Carlos shows no emotion as he talks about the victims he shot and stabbed as he worked his way up the ladder of one of the world’s most vicious street gangs.
“It’s how you gain status,” he says matter-of-factly. When asked how many people he hurt, he thinks for a split second before responding: “Enough.”
One of six siblings whose single mother struggled to make ends meet, he was recruited to the Mara Salvatrucha — one of two Central American gangs, or “maras,” whose violent tentacles reach from Los Angeles to Lima — by his cousin when he was just 12.
“Who else was going to employ me at that age?” shrugs Carlos, who has insisted GlobalPost not use his real name for fear of reprisals.
Five years later, Carlos, now 33, would discover that cousin’s body slumped against a bloodstained wall in a local park, with an ice pick embedded in his temple.
The murder was carried out not by a rival gang but by one of his cousin’s own lieutenants, eager to take his turn as gang leader.
As he talks, Carlos casually shows his own scars from the ferocious turf wars with Mara Salvatrucha’s sworn enemy, a gang called Mara 18 — a welt from a bullet that brushed his shoulder, a knife scar across his stomach.
Yet Carlos’ most dangerous challenge may have been his decision to leave gang life behind him, eventually joining Quetzalcoatl, a small nonprofit (named after a Mesoamerican deity) that works to save youngsters from El Salvador’s rampant, senseless violence.
Now, with many close friends behind bars for gang crimes, he has a unique perspective on the controversial truce announced jointly by jailed Mara Salvatrucha and Mara 18 leaders in March.
Like many Salvadorans, he is deeply skeptical of the cease-fire, which the government claims has slashed the murder rate of this country of 6 million people from 13 per day to 4.5 per day.
“It is a tactic to defeat the government,” Carlos said as he queries the official statistics and predicts that the violence will, in any case, erupt once again. “It is a farce.”
At the root of the problem lie the government’s own evolving explanations of the truce negotiations.
Initially, the administration of President Mauricio Funes said the cease-fire had been brokered by the Catholic Church. It then backtracked after local journalists printed revelations apparently showing the government had been directly involved.
What is undeniable is that days after the rival maras announced the truce, many of their incarcerated leaders were moved to new jails with more lenient conditions, and were allowed conjugal visits.
Meanwhile, many wonder how long jailed senior gang members can enforce the peace among the new generation of aggressive, ambitious and younger leaders outside. “Never,” Carlos said emphatically when asked if the cease-fire can last.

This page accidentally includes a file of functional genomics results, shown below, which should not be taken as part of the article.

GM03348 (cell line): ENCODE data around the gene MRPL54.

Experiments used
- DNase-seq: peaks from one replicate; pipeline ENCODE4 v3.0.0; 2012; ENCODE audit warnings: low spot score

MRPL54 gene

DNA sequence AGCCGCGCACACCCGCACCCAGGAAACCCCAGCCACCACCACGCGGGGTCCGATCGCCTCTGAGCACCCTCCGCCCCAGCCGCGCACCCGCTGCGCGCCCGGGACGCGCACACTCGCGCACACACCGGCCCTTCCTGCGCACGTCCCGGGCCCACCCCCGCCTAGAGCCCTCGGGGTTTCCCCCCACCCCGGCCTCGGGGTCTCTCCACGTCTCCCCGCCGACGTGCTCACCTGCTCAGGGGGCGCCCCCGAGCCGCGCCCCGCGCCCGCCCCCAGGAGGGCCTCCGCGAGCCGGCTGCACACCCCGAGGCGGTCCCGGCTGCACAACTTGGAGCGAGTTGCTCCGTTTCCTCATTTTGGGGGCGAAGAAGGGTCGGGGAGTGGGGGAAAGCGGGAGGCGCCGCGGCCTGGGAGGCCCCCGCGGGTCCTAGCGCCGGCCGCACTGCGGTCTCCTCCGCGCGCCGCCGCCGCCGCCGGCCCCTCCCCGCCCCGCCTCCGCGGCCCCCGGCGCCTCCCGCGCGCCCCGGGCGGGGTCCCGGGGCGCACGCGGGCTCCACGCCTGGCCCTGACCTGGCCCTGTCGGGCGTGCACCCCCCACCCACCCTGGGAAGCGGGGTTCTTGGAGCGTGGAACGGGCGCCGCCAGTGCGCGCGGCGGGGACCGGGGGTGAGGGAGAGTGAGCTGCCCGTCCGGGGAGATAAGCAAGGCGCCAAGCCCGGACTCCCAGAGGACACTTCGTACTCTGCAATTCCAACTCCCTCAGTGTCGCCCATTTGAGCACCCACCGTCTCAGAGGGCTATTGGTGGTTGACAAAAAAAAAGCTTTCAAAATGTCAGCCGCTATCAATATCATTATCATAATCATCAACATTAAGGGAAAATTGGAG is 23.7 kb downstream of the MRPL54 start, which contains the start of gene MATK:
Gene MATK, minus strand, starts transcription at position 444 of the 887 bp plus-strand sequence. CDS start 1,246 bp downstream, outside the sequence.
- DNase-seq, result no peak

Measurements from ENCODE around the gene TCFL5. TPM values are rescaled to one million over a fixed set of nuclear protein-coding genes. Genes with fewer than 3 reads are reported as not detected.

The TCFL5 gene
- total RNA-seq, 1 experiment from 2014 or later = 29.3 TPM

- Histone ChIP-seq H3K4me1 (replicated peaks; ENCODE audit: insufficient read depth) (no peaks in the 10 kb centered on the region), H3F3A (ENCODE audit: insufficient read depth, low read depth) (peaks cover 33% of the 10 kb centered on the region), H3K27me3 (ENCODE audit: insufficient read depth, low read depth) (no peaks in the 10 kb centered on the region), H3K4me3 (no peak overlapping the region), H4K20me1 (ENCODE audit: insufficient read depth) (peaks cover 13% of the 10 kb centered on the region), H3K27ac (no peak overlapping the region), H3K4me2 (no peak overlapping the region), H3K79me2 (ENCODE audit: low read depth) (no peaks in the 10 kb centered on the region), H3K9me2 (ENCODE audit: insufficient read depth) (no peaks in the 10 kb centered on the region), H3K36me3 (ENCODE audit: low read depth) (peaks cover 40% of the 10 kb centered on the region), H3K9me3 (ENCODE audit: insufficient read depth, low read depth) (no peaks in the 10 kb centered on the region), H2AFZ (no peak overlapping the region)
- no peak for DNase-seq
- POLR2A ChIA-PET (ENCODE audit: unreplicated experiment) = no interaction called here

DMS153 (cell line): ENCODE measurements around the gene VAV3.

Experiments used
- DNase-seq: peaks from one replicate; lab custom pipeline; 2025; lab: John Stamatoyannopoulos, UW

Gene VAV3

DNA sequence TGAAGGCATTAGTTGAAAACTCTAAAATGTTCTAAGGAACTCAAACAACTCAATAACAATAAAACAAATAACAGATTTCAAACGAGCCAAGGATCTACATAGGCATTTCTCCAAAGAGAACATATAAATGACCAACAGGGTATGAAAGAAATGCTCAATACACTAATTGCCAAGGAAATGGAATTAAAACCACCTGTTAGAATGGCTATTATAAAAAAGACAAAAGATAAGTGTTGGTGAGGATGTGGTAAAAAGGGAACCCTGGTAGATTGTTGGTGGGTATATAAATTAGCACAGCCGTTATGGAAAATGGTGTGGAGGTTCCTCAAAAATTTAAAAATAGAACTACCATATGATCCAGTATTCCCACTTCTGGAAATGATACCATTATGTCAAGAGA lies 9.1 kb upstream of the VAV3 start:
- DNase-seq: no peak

Nelson Flores is an expert on public safety and penal policy at the Foundation for the Studies of Applied Law, a San Salvador think-tank. He argues that offering jailed gangsters privileges that they are not legally entitled to has undermined the rule of law.
“This kind of dialogue is positive but unless it is transparent, so that the public can see what is on the table, it will not be sustainable,” he said.
And without addressing the grinding poverty in El Salvador’s slums, Flores warns, little will change in the long run. Carlos, for example, estimates unemployment in his neighborhood at 70 percent.
The Maras were, notoriously, born in the suburbs of Los Angeles in the 1980s as Central American immigrants’ answer to the Mexican and African-American gangs.
They quickly established a reputation as some of the US’ most trigger-happy criminals. When a change in the law in 1996 allowed the FBI to deport gang members, El Salvador, Guatemala and Honduras were flooded with ultra-violent gangsters.
Now, the Maras have moved from robbery and street corner drug peddling to extortion, kidnapping and a key role in the trafficking of cocaine from South America to the United States.
In doing so, their bloodshed has brought these three impoverished Central American nations to their knees and some experts have even begun to talk of failed states.
According to United Nations figures, El Salvador’s pre-truce homicide rate of 66 slayings per 100,000 residents in 2010 was roughly 14 times higher than that of the US — the developed world’s most murderous nation. That makes this tiny country statistically more dangerous than some war zones.
Today’s violence also salts unhealed wounds from El Salvador’s 1980-92 civil war, which cost 75,000 lives and saw widespread torture and disappearances as the country descended into a living hell.
Carlos knows more about the country’s vicious cycle of murder than most. Revenge was not long in coming for his cousin’s assassin. Carlos describes how, three days after the slaying, he witnessed a friend pump 15 bullets into the killer’s forehead.
Few gang members reach Carlos’ age. Now, a reformed father of three, he insists he has no regrets. But even as he talks positively about the new role he has found for himself, the trauma of his time inside the Mara Salvatrucha is never far from the surface.
“I like this work and I am happy to take risks for it, like going to different neighborhoods where they don’t know me, to talk with the children there,” he said. “If I die, then it will be doing something important.”
Equally conflicted, many Salvadorans are both relieved at the sudden fall in the body count and critical of the government’s alleged failure to confront the Maras’ bloody stranglehold on this country.
Now, as the truce nears its third month, an entire nation is holding its breath to see whether the government can make its contentious strategy for dealing with the gangs stick.